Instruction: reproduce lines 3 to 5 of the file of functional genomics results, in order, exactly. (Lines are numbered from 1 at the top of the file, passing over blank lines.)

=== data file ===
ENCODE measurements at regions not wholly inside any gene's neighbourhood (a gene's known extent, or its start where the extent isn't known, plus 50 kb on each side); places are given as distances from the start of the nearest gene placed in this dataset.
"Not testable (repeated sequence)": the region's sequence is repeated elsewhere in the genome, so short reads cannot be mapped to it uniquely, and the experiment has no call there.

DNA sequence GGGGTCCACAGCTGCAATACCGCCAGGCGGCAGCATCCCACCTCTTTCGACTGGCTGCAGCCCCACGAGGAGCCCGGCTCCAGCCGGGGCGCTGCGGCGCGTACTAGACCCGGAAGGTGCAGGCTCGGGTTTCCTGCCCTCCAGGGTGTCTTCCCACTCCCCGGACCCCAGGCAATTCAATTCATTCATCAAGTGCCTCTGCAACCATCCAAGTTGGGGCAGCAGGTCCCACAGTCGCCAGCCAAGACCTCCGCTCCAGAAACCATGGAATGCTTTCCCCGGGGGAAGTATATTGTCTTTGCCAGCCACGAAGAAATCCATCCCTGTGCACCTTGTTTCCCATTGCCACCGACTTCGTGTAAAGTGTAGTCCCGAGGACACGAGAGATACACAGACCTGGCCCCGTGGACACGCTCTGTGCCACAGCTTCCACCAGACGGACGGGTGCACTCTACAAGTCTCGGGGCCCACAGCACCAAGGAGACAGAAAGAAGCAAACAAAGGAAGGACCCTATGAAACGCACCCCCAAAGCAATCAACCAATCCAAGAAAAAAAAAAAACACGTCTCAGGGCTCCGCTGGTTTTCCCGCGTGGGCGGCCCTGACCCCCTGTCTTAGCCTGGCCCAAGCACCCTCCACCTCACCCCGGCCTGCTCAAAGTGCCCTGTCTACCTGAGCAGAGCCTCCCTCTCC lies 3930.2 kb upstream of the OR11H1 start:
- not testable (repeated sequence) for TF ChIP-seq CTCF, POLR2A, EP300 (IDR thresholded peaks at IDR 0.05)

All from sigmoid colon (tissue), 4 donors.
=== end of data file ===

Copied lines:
DNA sequence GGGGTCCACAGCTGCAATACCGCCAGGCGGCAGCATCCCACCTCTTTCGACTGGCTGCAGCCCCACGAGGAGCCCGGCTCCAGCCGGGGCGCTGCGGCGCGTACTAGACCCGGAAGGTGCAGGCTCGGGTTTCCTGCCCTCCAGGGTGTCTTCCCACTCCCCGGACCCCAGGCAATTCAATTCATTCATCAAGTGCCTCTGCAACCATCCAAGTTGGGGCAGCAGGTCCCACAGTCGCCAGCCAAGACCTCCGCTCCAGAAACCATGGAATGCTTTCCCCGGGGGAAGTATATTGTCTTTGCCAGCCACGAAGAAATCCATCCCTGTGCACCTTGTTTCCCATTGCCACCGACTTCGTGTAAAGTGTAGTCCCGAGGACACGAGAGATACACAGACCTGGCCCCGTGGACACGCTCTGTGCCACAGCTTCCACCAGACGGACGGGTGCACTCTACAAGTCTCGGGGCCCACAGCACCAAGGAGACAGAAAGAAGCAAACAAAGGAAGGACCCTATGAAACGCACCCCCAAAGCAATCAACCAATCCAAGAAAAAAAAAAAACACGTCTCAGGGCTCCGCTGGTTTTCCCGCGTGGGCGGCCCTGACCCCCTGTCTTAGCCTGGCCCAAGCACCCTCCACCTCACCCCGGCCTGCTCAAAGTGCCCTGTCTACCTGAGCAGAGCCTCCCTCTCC lies 3930.2 kb upstream of the OR11H1 start:
- not testable (repeated sequence) for TF ChIP-seq CTCF, POLR2A, EP300 (IDR thresholded peaks at IDR 0.05)

All from sigmoid colon (tissue), 4 donors.